Thousands of babies and toddlers are being given two doses of the MMR jab in three months under “emergency” measures to tackle the biggest outbreak of measles for decades.
The unprecedented step follows a growing epidemic of the potentially fatal disease caused after too few children were given MMR injections.
Around 40 per cent of parents in some areas are shunning MMR, which has faced controversy over suspected links to autism and bowel disease.
In South-East London, doctors have seen a record 226 cases in the first five months of the year – compared with 167 in the area during the whole of 2007.
Experts fear last year’s record of 1,000 infections nationally is certain to be broken, putting children’s health at risk.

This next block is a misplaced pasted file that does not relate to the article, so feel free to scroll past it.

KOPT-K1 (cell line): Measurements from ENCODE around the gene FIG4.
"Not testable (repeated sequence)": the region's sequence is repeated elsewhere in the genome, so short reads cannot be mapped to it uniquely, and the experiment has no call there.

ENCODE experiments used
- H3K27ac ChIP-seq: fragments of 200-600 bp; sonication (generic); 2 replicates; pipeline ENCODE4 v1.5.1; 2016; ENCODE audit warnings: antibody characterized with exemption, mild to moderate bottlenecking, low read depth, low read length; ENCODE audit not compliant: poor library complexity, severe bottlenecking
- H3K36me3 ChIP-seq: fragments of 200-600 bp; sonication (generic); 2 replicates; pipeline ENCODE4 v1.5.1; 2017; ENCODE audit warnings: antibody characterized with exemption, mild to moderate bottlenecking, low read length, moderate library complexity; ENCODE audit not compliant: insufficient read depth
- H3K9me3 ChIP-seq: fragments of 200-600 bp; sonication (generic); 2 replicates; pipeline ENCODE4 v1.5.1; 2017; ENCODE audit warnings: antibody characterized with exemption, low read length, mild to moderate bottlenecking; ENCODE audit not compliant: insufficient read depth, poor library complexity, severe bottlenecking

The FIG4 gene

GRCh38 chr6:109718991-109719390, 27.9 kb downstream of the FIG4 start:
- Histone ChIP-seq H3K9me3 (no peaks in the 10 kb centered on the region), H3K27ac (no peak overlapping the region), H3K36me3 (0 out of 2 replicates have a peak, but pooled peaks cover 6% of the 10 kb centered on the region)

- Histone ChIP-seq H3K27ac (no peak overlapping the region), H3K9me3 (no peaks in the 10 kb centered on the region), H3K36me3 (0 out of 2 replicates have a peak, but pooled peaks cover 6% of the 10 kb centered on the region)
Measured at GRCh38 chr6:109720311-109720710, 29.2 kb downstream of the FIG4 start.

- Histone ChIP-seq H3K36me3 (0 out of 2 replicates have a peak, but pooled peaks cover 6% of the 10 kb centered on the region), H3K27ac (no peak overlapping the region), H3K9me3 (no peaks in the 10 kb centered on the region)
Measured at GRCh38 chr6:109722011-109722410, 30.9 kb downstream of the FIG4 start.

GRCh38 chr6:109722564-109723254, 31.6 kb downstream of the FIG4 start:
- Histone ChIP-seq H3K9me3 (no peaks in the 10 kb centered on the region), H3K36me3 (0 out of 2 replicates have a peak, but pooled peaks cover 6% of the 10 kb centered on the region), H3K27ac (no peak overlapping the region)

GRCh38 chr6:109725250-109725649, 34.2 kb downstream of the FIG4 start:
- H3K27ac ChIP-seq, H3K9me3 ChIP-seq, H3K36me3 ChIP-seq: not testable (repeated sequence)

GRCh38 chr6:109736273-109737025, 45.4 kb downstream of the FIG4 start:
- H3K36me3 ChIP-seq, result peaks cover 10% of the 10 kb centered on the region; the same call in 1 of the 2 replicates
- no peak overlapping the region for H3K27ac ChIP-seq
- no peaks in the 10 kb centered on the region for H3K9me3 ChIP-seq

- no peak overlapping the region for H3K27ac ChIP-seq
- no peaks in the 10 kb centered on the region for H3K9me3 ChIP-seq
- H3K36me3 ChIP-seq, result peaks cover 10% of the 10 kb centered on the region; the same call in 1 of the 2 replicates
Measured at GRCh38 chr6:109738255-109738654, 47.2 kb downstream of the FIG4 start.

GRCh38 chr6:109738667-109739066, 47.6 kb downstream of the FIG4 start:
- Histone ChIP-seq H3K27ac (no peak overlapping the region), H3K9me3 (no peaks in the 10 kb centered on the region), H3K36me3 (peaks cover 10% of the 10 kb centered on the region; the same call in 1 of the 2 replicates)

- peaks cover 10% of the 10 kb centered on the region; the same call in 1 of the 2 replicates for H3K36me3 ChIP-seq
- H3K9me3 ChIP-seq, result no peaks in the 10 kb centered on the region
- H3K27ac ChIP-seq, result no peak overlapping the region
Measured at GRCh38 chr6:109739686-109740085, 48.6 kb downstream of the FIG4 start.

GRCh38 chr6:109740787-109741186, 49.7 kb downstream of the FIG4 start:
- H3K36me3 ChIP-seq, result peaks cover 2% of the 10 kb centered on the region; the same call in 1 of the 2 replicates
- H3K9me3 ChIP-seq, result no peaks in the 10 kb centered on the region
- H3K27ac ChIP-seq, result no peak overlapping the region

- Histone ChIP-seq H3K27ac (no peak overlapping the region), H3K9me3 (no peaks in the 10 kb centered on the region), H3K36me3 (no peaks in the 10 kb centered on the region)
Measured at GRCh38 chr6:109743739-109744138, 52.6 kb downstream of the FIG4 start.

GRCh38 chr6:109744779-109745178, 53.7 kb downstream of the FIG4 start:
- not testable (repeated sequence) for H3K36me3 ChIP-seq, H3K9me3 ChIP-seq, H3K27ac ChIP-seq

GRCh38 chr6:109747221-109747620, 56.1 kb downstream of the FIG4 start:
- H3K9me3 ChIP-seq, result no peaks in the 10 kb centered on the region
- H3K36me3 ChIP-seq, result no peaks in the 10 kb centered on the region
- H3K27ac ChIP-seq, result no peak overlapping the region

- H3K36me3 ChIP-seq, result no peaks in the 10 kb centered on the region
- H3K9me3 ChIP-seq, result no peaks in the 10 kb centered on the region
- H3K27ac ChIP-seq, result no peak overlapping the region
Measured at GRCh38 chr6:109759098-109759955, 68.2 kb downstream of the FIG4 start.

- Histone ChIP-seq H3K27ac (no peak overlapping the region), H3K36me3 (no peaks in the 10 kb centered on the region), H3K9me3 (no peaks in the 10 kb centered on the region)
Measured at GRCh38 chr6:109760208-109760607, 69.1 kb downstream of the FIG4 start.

Government advisers from the Joint Committee on Vaccination and Immunisation warn the epidemic could spread across the UK and urgent measures are needed to halt the disease in its tracks.
Minutes from its last meeting said: “The committee expressed its concern about the ongoing measles epidemic in London, and noted that other parts of the country may be vulnerable to similar outbreaks.”
Two doses of MMR close together have been shown to boost protection to almost 100 per cent. But children whose parents shun the jab are still vulnerable.
Campaigners fear that giving two doses of the triple vaccine over a short period could “overload” infants’ immune systems.
But medical experts dismiss this. MMR contains live viruses to provoke an immune response against measles, mumps and rubella. Continue reading »
Tags: measles vaccine, MMR, Vaccination, Vaccine